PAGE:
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Heirs and beneficiaries can plan to avoid litigation in Texas

There are many benefits for people in Texas who have begun the estate planning process. Among these are the ability to leave specific items to heirs and beneficiaries. This detailed information can help limit the chances that litigation over ownership will ensue after the death of the person who owned the property.

In one recent case that some in Texas may find interesting, the heirs of a famous artist engaged in litigation with the heirs and beneficiaries of a gallery owner who did business with the artist. The artist was Alexander Calder. He gained fame as an abstract artist in the mid-part of the last century.

At the time of his death, he was a friend and business associate with Klaus Perls, who owned a gallery that displayed some of Calder’s works. In fact, though Klaus died in 2010, the gallery continues to display “Standing Constellation”, a work said to be highly valued. It was this piece that was the subject of the litigation between the heirs of the two men.

It is not clear if the piece was specifically named in the estate planning documents of Calder. However, a court held that the lawsuit did not have merit, and it was thrown out. The Calder heirs and beneficiaries may appeal that decision in the future.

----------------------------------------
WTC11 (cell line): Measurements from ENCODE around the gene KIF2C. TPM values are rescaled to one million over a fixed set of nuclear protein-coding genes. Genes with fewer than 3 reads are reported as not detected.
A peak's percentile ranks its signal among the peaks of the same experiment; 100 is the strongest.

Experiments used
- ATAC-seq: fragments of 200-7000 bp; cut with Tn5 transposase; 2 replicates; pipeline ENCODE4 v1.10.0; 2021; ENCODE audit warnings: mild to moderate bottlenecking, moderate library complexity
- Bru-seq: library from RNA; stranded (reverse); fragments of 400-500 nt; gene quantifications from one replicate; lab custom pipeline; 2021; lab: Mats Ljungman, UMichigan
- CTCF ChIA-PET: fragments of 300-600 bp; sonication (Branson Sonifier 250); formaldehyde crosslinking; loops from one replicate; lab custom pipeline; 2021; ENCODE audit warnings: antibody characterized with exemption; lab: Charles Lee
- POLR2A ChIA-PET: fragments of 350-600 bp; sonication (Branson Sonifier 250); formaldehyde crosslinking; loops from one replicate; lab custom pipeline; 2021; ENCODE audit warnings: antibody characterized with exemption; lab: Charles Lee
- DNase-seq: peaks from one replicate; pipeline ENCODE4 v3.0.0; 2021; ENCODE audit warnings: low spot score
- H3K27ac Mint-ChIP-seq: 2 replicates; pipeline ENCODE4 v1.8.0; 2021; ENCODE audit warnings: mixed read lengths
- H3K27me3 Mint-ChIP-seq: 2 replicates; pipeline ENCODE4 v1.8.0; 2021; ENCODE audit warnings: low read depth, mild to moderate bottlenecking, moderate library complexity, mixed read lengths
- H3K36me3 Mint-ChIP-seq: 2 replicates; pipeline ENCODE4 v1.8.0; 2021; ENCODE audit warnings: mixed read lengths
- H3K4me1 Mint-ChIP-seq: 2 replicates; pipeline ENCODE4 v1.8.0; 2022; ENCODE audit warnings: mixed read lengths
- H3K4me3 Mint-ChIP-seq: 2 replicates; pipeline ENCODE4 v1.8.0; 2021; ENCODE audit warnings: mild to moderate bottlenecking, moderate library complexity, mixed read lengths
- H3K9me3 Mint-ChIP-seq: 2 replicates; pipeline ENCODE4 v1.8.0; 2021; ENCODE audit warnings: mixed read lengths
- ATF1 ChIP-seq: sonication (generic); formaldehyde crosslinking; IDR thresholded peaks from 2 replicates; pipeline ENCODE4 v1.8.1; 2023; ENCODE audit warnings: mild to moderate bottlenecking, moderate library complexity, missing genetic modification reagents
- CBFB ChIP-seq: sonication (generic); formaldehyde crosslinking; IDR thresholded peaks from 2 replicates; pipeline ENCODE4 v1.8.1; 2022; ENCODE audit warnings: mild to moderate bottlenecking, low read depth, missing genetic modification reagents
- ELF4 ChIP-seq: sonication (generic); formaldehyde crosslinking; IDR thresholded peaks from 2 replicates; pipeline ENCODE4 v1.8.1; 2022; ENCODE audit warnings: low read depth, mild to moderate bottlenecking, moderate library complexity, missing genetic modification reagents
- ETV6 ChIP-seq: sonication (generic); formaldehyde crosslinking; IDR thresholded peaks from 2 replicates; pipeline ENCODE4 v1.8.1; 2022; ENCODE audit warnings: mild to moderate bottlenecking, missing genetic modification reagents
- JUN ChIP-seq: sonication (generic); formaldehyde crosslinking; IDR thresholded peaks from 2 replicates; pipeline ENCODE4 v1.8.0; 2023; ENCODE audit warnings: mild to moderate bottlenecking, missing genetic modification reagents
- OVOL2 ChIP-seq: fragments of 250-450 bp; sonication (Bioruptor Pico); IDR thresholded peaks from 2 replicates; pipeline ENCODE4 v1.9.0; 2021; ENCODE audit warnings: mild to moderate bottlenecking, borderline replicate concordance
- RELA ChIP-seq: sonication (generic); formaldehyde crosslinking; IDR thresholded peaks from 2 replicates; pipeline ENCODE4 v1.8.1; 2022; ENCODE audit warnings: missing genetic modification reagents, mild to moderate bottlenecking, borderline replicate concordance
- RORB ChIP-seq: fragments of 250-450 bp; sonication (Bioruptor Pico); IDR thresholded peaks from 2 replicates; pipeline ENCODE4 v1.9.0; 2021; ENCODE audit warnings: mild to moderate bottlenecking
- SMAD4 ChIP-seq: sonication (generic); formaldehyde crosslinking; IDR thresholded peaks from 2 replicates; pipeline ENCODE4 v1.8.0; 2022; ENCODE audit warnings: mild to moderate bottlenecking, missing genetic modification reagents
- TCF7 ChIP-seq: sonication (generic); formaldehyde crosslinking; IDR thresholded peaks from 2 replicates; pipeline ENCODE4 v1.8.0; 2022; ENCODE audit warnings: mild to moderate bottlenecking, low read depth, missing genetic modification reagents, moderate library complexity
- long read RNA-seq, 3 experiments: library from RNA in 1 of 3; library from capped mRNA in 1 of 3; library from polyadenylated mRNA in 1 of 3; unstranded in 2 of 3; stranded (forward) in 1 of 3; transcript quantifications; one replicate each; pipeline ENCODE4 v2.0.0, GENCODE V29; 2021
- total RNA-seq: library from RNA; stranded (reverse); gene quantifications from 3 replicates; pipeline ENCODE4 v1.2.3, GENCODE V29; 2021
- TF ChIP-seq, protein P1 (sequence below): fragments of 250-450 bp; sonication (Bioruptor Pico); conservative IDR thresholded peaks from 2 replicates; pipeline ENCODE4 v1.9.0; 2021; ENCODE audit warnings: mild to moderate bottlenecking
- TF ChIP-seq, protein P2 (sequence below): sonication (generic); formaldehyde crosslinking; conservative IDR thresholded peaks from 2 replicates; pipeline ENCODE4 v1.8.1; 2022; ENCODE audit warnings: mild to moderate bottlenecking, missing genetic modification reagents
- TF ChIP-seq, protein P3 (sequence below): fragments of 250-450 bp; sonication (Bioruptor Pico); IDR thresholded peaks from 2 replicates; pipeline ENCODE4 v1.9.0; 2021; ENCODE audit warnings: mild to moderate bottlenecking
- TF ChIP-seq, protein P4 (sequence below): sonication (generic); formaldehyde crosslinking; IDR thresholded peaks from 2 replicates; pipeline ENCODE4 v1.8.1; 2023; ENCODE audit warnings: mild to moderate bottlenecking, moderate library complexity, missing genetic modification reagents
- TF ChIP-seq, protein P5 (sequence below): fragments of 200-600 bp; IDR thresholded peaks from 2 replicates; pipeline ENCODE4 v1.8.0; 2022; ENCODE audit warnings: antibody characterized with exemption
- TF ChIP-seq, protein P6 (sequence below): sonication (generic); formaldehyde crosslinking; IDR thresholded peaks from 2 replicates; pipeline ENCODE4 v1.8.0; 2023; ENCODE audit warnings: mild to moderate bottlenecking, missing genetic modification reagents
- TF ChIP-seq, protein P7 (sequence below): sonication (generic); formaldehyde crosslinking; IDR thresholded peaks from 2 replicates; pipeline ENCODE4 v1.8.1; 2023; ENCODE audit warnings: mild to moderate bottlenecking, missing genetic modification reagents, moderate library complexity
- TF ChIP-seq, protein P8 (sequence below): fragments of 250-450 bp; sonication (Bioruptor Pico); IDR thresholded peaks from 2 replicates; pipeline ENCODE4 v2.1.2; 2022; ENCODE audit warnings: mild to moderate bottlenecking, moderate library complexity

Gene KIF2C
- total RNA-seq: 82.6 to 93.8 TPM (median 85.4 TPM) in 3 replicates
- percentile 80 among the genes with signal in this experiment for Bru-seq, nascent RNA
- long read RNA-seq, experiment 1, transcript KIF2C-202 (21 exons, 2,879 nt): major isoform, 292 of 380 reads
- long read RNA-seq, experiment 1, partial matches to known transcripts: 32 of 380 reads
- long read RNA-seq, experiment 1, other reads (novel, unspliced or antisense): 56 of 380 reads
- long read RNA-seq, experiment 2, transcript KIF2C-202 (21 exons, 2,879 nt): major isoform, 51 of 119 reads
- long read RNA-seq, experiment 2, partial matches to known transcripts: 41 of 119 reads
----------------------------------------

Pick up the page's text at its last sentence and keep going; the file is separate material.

People in Texas may be able to avoid this type of litigation by using proper estate planning tools. These include a will or trust that specifically names heirs to assets such as pieces of art or property to be left to heirs or beneficiaries. Such information can be helpful to those left behind when a person dies. To ensure that this type of case does not happen to their family, some find it helpful to complete a full review of their estate planning and to add any additional documents that may have been missing. This action will end in gratitude form heirs when they are able to determine exactly how assets should be distributed.

Source: Los Angeles Times, Alexander Calder heirs see their lawsuit against dealer dismissed, David Ng, Jan. 3, 2014